“The dream,” said Philip Kwoka, the school’s executive director, “is to raise enough money for a permanent space where kids can come all throughout the week to practice.” Since space is already limited, the school has had to add dozens of families every year to its wait-list. “Our goal is eventually to be in a position where we can give everyone who’s interested an opportunity to study here.”
It’s exactly the deal that draws in many of the families. The Bronx Conservatory charges $23 for a 30-minute lesson and $46 for an hour, and those prices include supplemental group-based instruction in rhythm and percussion. (Elsewhere in New York City, private music lessons can easily top $100 per hour.)
The teachers at the conservatory are mostly young graduates or postgraduates from schools in and around New York: Juilliard, Mannes, the Manhattan School of Music. Most balance teaching schedules with their own performance demands.
“This school makes classical musical accessible to us,” said Frayma Rodriguez, who attended Bronx Community College and whose son, Jeremy, 11, studies guitar at the conservatory. “It’s here in the community, and it’s not too expensive.”
Martha Forte, whose son, Antonio, 8, studies violin, travels from Yonkers each Saturday for his lessons. “The Yonkers public schools, they’ve slowly cut arts programs to bare bones,” she said. “It’s a 20-minute drive to get here, but it’s so much more affordable.” Ms. Forte is especially impressed with the commitment of the instructors, she said, adding that Antonio’s teacher, Katherine Dennis, will often FaceTime with the family during the week to help Antonio address various musical issues.
Despite its relatively small size, the Bronx Conservatory has had ripple effects in the broader community.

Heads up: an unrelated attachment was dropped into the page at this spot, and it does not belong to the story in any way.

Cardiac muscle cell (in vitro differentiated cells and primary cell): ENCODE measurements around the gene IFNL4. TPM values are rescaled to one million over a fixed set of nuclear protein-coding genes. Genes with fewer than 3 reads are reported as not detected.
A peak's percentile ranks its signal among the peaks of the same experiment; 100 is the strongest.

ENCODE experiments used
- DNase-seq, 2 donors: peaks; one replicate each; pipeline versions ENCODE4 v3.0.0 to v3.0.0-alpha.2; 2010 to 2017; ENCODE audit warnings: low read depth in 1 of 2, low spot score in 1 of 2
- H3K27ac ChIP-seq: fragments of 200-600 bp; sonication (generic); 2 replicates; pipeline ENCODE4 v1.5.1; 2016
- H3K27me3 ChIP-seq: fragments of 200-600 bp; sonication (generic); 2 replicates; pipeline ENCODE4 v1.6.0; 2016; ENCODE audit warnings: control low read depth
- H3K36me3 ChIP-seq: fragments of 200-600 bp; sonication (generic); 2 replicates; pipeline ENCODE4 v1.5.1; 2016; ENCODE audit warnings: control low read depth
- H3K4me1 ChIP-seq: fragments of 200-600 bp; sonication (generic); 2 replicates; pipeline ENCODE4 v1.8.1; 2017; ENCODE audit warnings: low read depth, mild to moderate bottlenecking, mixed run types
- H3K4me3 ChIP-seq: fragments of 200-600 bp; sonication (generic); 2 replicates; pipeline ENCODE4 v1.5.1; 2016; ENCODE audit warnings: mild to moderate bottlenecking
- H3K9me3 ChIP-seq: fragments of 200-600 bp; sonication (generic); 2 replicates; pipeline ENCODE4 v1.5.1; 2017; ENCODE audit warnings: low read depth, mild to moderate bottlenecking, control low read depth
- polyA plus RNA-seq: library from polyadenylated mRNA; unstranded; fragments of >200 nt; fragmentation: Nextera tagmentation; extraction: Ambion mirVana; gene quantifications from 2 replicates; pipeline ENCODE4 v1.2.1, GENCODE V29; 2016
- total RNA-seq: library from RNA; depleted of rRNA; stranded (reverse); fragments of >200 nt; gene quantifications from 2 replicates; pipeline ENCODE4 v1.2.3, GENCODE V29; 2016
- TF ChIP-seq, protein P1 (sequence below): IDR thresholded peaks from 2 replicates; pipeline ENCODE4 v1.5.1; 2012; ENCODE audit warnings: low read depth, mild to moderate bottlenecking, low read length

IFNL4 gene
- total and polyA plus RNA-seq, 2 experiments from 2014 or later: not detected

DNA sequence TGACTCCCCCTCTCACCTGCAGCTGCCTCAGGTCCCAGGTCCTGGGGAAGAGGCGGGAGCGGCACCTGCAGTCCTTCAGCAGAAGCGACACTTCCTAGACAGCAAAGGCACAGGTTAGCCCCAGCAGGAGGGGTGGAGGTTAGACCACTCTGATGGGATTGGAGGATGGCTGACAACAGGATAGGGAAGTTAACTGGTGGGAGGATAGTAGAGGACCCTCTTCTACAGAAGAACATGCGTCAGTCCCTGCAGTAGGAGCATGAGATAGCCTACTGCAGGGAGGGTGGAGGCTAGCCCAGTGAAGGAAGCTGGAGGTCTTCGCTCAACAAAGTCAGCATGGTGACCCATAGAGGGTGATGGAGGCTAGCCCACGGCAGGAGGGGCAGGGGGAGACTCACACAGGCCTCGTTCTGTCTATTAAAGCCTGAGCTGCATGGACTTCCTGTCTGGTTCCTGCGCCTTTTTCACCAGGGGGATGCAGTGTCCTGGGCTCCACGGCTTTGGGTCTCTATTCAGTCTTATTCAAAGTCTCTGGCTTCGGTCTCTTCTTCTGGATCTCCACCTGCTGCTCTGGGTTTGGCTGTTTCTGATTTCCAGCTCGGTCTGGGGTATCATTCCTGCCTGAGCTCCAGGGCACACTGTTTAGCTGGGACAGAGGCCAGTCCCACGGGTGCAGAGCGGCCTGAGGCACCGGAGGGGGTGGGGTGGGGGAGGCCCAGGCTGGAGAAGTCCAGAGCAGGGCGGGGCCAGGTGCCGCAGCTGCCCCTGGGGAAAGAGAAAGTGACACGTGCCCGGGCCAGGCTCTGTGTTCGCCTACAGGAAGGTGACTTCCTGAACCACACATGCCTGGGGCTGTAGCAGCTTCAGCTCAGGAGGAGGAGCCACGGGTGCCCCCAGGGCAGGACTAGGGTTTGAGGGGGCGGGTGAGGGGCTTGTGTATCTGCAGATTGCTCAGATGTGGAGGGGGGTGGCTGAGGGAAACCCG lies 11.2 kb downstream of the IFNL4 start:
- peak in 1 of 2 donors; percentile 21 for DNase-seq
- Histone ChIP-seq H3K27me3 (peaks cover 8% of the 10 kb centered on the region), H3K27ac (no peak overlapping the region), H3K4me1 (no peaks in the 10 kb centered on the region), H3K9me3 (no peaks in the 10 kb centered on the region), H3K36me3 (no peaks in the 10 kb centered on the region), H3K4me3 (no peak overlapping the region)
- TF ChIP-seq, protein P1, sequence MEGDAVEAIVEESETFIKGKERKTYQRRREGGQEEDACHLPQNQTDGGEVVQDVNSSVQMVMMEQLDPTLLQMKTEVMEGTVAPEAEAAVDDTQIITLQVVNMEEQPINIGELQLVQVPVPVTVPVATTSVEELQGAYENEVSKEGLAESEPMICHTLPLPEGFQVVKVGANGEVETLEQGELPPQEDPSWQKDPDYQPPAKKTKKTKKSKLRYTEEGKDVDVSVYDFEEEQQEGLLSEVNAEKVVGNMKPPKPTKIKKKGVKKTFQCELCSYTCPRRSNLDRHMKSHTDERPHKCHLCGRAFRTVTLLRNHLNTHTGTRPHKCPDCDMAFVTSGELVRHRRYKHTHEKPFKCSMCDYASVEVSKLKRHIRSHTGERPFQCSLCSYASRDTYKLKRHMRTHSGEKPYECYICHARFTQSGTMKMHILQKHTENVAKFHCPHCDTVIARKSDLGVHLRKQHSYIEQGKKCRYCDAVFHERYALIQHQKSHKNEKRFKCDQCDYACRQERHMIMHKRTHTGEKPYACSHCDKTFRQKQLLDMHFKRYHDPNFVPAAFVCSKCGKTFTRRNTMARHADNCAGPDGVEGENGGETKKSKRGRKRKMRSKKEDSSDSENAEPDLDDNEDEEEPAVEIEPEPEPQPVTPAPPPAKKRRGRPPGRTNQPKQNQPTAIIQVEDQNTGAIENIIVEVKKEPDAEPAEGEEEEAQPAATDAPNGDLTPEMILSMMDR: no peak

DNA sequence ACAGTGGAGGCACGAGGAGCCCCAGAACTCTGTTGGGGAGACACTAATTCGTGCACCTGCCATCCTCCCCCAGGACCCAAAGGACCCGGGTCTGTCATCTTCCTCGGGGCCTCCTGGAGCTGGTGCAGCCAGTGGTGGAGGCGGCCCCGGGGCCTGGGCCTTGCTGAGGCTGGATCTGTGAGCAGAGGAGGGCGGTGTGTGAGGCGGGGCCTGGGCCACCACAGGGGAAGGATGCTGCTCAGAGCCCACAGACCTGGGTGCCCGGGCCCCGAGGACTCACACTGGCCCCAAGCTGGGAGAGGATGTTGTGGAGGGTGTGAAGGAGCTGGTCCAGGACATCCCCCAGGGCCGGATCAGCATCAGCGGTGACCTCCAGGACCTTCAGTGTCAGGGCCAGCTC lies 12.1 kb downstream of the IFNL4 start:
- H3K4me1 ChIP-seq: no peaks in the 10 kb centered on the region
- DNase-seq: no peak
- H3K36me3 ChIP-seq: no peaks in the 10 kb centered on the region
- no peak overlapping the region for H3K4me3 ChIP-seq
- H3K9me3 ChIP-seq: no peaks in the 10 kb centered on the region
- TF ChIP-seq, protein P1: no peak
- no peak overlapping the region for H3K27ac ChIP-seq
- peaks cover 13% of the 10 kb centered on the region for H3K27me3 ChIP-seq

Janell Alvarez, 16, has attended the conservatory since she was 7, first as a student of piano and later of voice. When changes at her local church, St. Helena’s in Parkchester, left one of its Masses without an organist, Janell trained to fill in for the role. She now performs at the 5 p.m. service every Sunday.
The school has been similarly transformative for Joaquin Estrella, a 10-year-old piano student.
One of the school’s more advanced pianists, Joaquin won a full scholarship through the Bronx Conservatory last year to attend a summer camp at the Luzerne Music Center, an immersive musical program in New York’s Adirondack Mountains.
“That was a very special experience for me,” said Joaquin, who wants to be a professional musician. “It gave me a chance to fit in.”
His father, Jorge, stressed the importance of having found a suitable arts program that’s situated in the Bronx, where the family lives. “There’s a lot of cultural richness here, but the borough is really drained of resources,” Mr. Estrella said. “And if we want the Bronx to thrive, then we have to make a commitment to change, and to stay here, and to support programs like this.”
That support is sometimes hard to come by. Fund-raising is now one of the organization’s biggest focuses, according to Mr. Kwoka, who is eager to find a way to welcome all the students currently on the wait-list and to provide more scholarships.
But there are always smaller concerns, too: filing tax forms, registering students, rearranging teaching schedules to accommodate absences. And at the end of each Saturday, Mr. Kwoka has to pack away his computer, tidy the classrooms and box up the printer.
By then, Guggenheim Hall has transformed back into a college campus. There is little to suggest that dozens of kids have spent their Saturday here playing classical music — aside, perhaps, from a set of music stands that might seem curiously low to the college students who use them during the week.